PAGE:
We’ve all heard about Amazon’s churn and burn work culture where warehouse employees are forced to push their human working capacity in order to fulfill a growing number of orders.
Now, a new report has surfaced with a thundering accusation that the company discourages its employees from taking bathroom breaks. Due to fear of punishment and an overwhelming shortage of toilets in the 700,000 square foot warehouse, occupied by over 1,200 employees, workers are forced to pee in bottles.
2 Toilets for a Staff of 1,200
It’s another day and another story about Amazon’s blatant disregard for human dignity and how billionaire Jeff Bezos is compromising his workers’ wellbeing to rake in as much profit as possible.
This time, the accusation doesn’t come from hundreds of people who worked at Amazon’s warehouses and quit within no time due to grueling 55-hour workweeks and terrible working conditions, but an undercover reporter named James Bloodworth who applied for the job to see how the e-commerce workers are treated in the U.K. warehouse.
Bloodworth said that getting to the toilet in a four-storied warehouse that spanned over 700,000 square feet was not easy by any means. For 1,200 employees working in the building, there were only 2 bathrooms on the ground floor and depending on which part of the warehouse the workers were stationed, a trip to the loo could take up to 10 minutes on foot.
The reporter also claimed that the workers were constantly monitored for time-wasting which is why most of them chose to pee in bottles to avoid being punished over ‘idle time’. Many feared that taking bathroom breaks could even cost them their jobs. Bloodworth said that the company is so consumed with making profits, that it refuses to grant its employees their basic necessities or human dignity.
According to the reporter, workers were required to log in 10 miles of walking on the job every day. Bloodworth isn’t the only one to speak up against Amazon’s brutal work culture. Other workers have confirmed that they avoid using bathroom due to fear of disciplinary action that could cost them their jobs.
The revelation was made in a survey by Organise, a labor group, where 74 percent of the fulfillment employees believed that the company’s disciplinary policy discourages most workers from going to the bathroom.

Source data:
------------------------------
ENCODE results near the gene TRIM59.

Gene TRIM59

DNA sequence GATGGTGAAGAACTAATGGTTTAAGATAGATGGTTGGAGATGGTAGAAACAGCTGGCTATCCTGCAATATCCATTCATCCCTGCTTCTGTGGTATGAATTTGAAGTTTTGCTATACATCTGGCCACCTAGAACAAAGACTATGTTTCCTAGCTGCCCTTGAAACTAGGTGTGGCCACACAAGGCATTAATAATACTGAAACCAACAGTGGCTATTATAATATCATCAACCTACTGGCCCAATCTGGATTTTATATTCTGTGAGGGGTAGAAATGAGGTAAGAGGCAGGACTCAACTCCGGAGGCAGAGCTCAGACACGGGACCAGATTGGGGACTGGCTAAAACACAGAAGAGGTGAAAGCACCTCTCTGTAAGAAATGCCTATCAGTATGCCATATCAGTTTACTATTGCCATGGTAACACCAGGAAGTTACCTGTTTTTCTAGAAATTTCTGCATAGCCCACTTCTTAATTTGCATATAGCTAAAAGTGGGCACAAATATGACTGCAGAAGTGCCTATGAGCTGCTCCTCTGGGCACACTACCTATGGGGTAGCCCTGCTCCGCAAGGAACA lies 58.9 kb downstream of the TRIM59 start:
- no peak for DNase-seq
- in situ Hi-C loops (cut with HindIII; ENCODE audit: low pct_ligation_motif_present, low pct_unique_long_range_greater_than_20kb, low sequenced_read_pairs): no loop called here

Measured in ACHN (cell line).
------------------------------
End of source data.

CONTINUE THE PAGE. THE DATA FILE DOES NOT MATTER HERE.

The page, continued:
The survey revealed concerning consequences of working in a tough environment like Amazon’s with more than 55 percent of the fulfillment employees admitting to suffering from depression and anxiety ever since they started working at the warehouse.
Another undercover reporter Alan Selby blew the lid off Amazon’s atrocious working conditions when he reported to The Mirror that workers were told to stand on their feet for entire 10 hours of their daily shifts with only two half-hour breaks in between. Selby said that he had witnessed many of the workers collapse on the floor due to fatigue or have panic attacks due to work stress.
High Injury Risk
Workers have also reported that conditions inside the warehouse can be extremely dangerous increasing the risk of injury. In 2012, Seattle Time published an article claiming that the company discouraged employees from seeking medical care from outside to avoid action from Occupational Safety and Health Administration.
Many of those who were injured on shift were either slowly phased out of the company or fired without adequate compensation.
Workers have also complained about unbearable temperatures inside the warehouses in the past. In Pennsylvania-based Amazon warehouse, employees would often faint or become dizzy due to dehydration, after the temperatures climbed up to 100 degrees.
Ambulances were parked outside the warehouse to handle any medical emergencies and drive collapsed workers to the hospital.
Amazon has completely isolated itself from all workplace liabilities or backlash from worker unions by relying on staffing agencies to outsource temporary employees, which helps the company keep its labor costs down.
Workers often complain that the warehouse’s management system is chaotic since the company is unable to retain any of its managers and factors like unpredictable work schedules and late payments are driving the company’s high turnover rates.